15/05/2020 Modern & Contemporary British Art, Prints & Multiples , News Stories & Press Release
Takashi Murakami 村上 隆, is a Japanese contemporary artist, working in fine arts and commercial media, drawing inspiration from traditional Japanese painting, sci-fi, anime, manga and the global art market. Referencing the likes of Damien Hirst and Bill Gates as influences, his wide-ranging art embodies an intersection of pop culture, history and fine art and is highly profitable. One of the biggest names in the contemporary art world today, the Japanese artists work is immediately recognisable for its popping, candylike colours and anime-esque aesthetic. Although Murakami is often compared to Andy Warhol his art is not to be written off as just another Pop art movement, as his work is highly informed by the immense Japanese art-historical traditions.
Here we get to know the artist famous for blurring the line between high and low arts better.
Takashi Murakami was born (Born February 1, 1962) and raised in Tokyo, Japan. From early on, he was interested in anime and manga, and hoped to work in the animation industry. Murakami earned a BA, MFA, and PhD from Tokyo University of the Arts, where he studied nihonga (traditional Japanese painting). After witnessing the rise of anime and manga in Japanese culture during the '80s, he grew disenchanted with Nihonga, finding it irrelevant to daily Japanese life. He wanted to create something that would leave a lasting impression on his audience.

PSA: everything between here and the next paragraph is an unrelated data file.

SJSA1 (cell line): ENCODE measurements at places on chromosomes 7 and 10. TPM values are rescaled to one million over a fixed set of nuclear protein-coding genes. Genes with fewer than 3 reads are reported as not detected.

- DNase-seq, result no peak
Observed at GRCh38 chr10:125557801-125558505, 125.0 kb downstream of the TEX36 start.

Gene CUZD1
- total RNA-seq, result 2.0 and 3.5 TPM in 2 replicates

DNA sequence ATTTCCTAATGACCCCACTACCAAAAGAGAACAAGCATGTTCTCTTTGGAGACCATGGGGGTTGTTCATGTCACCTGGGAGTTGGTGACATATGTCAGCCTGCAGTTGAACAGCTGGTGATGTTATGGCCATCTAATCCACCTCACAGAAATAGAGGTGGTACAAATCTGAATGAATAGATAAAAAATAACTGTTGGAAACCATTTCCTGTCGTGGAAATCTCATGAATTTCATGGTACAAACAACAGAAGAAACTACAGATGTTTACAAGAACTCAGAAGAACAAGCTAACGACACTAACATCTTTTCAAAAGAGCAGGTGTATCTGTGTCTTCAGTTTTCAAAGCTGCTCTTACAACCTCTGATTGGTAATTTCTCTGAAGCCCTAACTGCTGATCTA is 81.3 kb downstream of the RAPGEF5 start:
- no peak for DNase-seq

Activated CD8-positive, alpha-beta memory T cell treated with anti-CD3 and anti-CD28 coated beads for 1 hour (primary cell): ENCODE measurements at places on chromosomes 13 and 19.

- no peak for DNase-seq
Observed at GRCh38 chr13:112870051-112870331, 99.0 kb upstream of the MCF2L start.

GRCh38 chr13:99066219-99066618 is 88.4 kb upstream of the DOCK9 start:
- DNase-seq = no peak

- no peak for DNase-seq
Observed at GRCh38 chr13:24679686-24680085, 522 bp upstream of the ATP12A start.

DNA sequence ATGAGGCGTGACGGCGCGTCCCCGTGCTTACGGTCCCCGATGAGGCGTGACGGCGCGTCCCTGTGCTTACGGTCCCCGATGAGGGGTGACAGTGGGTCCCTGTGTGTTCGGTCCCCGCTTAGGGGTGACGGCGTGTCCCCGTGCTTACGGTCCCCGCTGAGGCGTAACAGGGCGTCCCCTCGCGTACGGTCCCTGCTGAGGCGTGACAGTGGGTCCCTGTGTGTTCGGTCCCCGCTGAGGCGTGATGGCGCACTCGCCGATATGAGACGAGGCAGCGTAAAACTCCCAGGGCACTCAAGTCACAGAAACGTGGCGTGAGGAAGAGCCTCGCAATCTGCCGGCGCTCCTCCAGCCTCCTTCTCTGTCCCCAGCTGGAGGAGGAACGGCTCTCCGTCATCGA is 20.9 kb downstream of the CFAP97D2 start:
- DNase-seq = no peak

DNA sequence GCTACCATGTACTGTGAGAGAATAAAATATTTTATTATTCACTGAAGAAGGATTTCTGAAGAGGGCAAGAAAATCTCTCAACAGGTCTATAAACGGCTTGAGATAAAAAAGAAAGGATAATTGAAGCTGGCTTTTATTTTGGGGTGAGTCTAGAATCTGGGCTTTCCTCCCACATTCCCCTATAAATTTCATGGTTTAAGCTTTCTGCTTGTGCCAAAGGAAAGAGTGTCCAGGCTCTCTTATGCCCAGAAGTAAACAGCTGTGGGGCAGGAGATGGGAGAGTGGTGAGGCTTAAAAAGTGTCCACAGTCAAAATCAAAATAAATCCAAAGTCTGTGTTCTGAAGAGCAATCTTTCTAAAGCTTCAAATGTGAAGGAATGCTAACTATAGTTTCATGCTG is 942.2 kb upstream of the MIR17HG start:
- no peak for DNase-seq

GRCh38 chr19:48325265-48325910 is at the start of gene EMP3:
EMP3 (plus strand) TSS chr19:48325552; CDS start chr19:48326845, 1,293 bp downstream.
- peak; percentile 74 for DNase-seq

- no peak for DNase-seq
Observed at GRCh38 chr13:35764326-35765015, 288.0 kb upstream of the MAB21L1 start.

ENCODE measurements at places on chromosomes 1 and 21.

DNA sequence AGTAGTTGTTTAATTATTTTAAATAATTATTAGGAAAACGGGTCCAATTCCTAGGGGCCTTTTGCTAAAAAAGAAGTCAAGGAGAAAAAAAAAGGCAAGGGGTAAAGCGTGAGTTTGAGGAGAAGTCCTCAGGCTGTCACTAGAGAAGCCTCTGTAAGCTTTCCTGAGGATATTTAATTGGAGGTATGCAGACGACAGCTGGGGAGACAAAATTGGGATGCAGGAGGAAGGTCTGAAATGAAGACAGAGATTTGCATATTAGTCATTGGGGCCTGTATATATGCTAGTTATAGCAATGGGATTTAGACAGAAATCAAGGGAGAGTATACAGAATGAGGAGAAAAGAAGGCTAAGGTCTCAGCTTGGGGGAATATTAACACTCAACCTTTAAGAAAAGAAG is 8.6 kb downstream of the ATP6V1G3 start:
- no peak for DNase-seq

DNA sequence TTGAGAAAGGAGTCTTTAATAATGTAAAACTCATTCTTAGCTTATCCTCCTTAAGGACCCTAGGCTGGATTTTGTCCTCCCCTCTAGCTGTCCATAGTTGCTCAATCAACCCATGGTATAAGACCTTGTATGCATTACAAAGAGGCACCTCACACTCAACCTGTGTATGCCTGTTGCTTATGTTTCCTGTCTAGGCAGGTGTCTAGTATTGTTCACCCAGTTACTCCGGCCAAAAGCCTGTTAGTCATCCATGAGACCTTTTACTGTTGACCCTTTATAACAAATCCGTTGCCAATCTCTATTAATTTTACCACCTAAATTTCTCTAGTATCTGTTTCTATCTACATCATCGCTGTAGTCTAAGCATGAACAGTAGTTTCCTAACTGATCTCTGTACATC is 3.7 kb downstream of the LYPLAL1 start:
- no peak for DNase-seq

Murakami's early works reflected the realities in which he had grown up, exploring the complex post-WWII relationship between Japan and the U.S. His works during this time demonstrated his early development of a playful and seemingly light style that always referred to a more cynical stance. Themes he would carry throughout his career to this day.
In 1994, Murakami travelled to New York City to participate in P.S.1 Contemporary Art Center's International Studio Program on a fellowship from the Asian Cultural Council. This time represented a radical breaking point for his career where he started to create a noticeable brand for himself. This included inventing characters that combined aspects of popular cartoons from Japan, Europe, and the US - from smiling flowers, bears and lions to technicolour mushrooms.
"I set out to investigate the secret of market survivability - the universality of characters such as Mickey Mouse, Sonic the Hedgehog, Doraemon, Miffy, Hello Kitty, and their knock-offs, produced in Hong Kong," Murakami wrote for a 2001 retrospective of his work. The result was Mr. DOB, Murakami's most global and enduring character - who sometimes serves as a stand-in for the artist himself. While Murakami’s imagery may appear to present unprecedented characters and forms, many contain explicit art historical references, complex themes of violence, technology, and fantasy and some are even direct contemporary updates on traditional Japanese works of art.
In 1996, he was included in a group exhibition at the gallery Feature. This exhibition marked the beginning of his international acclaim and fame. In the same year, he established the Hiropon Factory, a studio/workshop that in subsequent years grew into an art production and artist management company, now known as Kaikai Kiki Co. Ltd. Like much of Murakami's works, his factory is modelled on both traditional Japanese art workshops, such as the ones that produced the colourful woodblock prints from the Edo period, as well as on Andy Warhol's Factory. At Hiropon assistants trained in various areas of expertise collaborate under the artist's supervision for large-scale, mass-marketed projects.